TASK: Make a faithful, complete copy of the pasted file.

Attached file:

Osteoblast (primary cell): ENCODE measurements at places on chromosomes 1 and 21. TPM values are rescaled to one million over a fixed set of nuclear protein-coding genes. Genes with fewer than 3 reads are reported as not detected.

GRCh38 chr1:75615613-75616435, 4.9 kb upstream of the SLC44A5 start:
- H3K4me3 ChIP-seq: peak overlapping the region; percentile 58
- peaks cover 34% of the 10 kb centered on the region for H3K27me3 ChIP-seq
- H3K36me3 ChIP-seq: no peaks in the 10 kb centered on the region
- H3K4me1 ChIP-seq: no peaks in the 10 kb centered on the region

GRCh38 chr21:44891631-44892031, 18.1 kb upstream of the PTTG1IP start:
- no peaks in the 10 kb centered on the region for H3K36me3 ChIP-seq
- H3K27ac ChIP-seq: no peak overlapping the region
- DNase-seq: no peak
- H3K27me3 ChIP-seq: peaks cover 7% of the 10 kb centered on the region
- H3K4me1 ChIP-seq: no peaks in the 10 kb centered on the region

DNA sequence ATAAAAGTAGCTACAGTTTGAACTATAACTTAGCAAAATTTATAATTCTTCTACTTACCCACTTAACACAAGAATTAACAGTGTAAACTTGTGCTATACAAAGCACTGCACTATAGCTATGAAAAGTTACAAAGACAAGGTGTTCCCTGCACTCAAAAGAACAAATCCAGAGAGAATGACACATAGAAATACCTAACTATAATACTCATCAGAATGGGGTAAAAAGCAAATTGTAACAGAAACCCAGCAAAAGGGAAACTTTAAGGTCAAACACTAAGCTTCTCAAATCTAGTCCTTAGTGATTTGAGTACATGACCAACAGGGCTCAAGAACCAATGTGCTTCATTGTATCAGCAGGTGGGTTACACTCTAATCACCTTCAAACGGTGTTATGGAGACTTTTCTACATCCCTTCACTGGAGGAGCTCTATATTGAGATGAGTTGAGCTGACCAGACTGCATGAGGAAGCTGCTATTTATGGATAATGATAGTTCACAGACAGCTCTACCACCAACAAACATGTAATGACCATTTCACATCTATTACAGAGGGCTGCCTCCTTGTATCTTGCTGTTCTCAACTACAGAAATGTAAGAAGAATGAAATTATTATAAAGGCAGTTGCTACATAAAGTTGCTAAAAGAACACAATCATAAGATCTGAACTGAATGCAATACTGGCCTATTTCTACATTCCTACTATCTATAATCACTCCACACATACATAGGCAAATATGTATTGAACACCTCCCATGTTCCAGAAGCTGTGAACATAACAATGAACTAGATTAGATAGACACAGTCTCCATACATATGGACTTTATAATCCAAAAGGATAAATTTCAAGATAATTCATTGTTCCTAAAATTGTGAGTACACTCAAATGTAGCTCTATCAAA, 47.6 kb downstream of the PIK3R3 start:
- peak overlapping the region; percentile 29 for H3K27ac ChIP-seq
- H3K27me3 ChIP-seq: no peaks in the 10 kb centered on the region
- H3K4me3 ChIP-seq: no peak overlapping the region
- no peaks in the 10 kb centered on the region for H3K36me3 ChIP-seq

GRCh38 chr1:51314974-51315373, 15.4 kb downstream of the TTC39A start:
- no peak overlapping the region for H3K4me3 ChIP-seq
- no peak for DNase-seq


Osteoblast (primary cell): ENCODE measurements at places on chromosomes 1 and 21. TPM values are rescaled to one million over a fixed set of nuclear protein-coding genes. Genes with fewer than 3 reads are reported as not detected.

GRCh38 chr1:75615613-75616435, 4.9 kb upstream of the SLC44A5 start:
- H3K4me3 ChIP-seq: peak overlapping the region; percentile 58
- peaks cover 34% of the 10 kb centered on the region for H3K27me3 ChIP-seq
- H3K36me3 ChIP-seq: no peaks in the 10 kb centered on the region
- H3K4me1 ChIP-seq: no peaks in the 10 kb centered on the region

GRCh38 chr21:44891631-44892031, 18.1 kb upstream of the PTTG1IP start:
- no peaks in the 10 kb centered on the region for H3K36me3 ChIP-seq
- H3K27ac ChIP-seq: no peak overlapping the region
- DNase-seq: no peak
- H3K27me3 ChIP-seq: peaks cover 7% of the 10 kb centered on the region
- H3K4me1 ChIP-seq: no peaks in the 10 kb centered on the region

DNA sequence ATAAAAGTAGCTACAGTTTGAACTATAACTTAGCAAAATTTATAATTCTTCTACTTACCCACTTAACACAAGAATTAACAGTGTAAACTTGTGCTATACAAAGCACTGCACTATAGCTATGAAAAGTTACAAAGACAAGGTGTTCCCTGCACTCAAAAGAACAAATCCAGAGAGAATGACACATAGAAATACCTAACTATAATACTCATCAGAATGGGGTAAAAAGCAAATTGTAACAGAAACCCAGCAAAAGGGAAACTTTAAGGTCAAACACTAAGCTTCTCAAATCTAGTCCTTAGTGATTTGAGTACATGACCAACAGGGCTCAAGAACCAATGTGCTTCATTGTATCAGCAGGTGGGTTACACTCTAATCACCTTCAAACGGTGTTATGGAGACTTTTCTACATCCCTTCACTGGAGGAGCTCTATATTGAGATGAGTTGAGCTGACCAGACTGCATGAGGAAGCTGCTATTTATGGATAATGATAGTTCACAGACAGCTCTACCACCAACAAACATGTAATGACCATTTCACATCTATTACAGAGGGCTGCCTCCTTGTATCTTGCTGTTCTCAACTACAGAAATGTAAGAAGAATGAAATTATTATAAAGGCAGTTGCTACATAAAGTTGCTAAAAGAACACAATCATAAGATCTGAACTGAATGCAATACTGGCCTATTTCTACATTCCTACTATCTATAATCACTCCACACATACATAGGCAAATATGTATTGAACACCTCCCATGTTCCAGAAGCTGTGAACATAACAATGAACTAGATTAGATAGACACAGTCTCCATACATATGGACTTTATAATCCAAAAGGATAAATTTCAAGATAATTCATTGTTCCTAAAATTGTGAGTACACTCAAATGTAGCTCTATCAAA, 47.6 kb downstream of the PIK3R3 start:
- peak overlapping the region; percentile 29 for H3K27ac ChIP-seq
- H3K27me3 ChIP-seq: no peaks in the 10 kb centered on the region
- H3K4me3 ChIP-seq: no peak overlapping the region
- no peaks in the 10 kb centered on the region for H3K36me3 ChIP-seq

GRCh38 chr1:51314974-51315373, 15.4 kb downstream of the TTC39A start:
- no peak overlapping the region for H3K4me3 ChIP-seq
- no peak for DNase-seq